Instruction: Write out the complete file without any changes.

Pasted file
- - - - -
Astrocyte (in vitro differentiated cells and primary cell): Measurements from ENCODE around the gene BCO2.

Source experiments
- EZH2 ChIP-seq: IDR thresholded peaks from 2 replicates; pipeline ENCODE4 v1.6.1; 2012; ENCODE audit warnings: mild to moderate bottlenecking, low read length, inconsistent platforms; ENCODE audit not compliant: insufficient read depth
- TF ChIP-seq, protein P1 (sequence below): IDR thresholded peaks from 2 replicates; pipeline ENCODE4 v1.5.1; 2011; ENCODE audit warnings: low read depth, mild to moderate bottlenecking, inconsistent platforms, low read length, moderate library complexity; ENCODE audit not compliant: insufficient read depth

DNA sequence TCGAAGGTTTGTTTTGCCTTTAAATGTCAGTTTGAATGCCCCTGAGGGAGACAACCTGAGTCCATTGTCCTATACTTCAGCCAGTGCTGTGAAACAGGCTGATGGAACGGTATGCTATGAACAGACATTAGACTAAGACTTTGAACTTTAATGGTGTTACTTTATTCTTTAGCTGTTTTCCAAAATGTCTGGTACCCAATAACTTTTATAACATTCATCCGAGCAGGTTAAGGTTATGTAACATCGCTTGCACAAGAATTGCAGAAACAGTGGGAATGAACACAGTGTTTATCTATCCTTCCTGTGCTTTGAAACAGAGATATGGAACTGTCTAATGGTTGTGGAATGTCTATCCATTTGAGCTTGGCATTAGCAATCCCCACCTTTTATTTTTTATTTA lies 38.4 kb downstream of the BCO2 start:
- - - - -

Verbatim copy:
Astrocyte (in vitro differentiated cells and primary cell): Measurements from ENCODE around the gene BCO2.

Source experiments
- EZH2 ChIP-seq: IDR thresholded peaks from 2 replicates; pipeline ENCODE4 v1.6.1; 2012; ENCODE audit warnings: mild to moderate bottlenecking, low read length, inconsistent platforms; ENCODE audit not compliant: insufficient read depth
- TF ChIP-seq, protein P1 (sequence below): IDR thresholded peaks from 2 replicates; pipeline ENCODE4 v1.5.1; 2011; ENCODE audit warnings: low read depth, mild to moderate bottlenecking, inconsistent platforms, low read length, moderate library complexity; ENCODE audit not compliant: insufficient read depth

DNA sequence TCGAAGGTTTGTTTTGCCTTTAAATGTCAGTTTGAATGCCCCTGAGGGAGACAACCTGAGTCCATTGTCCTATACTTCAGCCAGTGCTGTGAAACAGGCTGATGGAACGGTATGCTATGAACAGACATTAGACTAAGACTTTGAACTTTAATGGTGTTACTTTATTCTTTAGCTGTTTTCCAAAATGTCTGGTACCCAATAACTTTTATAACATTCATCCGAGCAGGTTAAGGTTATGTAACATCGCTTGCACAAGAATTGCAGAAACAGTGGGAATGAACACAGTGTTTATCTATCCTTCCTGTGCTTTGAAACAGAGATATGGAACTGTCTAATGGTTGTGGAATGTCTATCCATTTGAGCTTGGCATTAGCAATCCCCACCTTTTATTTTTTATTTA lies 38.4 kb downstream of the BCO2 start: